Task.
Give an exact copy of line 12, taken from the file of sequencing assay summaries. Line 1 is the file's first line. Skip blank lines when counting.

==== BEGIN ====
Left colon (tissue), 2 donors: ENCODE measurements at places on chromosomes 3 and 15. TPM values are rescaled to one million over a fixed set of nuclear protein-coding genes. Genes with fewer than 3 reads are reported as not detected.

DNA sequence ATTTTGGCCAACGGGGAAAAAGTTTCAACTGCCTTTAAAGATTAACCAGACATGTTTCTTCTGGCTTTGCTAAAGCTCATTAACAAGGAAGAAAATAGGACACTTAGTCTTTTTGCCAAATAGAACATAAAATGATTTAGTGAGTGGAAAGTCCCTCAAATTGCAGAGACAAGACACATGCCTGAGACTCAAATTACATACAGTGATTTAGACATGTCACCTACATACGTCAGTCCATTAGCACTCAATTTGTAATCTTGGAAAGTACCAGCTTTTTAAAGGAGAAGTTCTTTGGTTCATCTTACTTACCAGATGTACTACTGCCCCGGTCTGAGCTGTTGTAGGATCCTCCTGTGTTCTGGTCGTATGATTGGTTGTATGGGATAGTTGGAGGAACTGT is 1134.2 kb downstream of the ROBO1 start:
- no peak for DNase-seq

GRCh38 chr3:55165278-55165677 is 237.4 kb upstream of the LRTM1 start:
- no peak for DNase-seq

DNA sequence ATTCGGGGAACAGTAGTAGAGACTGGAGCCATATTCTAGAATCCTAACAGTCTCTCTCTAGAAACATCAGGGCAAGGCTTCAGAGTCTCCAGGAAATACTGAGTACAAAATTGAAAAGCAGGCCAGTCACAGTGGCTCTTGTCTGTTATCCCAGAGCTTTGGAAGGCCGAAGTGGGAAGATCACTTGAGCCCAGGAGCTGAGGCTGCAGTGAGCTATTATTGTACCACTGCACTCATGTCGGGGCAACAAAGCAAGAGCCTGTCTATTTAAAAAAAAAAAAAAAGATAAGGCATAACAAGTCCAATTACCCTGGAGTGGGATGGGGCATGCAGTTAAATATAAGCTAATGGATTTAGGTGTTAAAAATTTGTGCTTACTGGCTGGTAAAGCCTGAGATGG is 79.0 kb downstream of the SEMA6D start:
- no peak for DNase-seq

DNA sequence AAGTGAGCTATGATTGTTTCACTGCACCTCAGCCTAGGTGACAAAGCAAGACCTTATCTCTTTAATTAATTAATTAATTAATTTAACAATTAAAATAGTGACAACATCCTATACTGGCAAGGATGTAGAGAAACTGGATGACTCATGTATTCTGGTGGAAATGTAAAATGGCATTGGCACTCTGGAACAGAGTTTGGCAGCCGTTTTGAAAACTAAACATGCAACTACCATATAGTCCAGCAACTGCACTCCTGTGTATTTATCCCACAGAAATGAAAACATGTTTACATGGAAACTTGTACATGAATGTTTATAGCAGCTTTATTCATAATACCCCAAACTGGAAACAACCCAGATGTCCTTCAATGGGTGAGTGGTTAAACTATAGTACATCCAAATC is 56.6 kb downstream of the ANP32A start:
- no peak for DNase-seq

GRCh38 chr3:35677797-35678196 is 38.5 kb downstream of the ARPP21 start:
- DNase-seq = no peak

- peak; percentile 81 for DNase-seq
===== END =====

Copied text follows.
- peak; percentile 81 for DNase-seq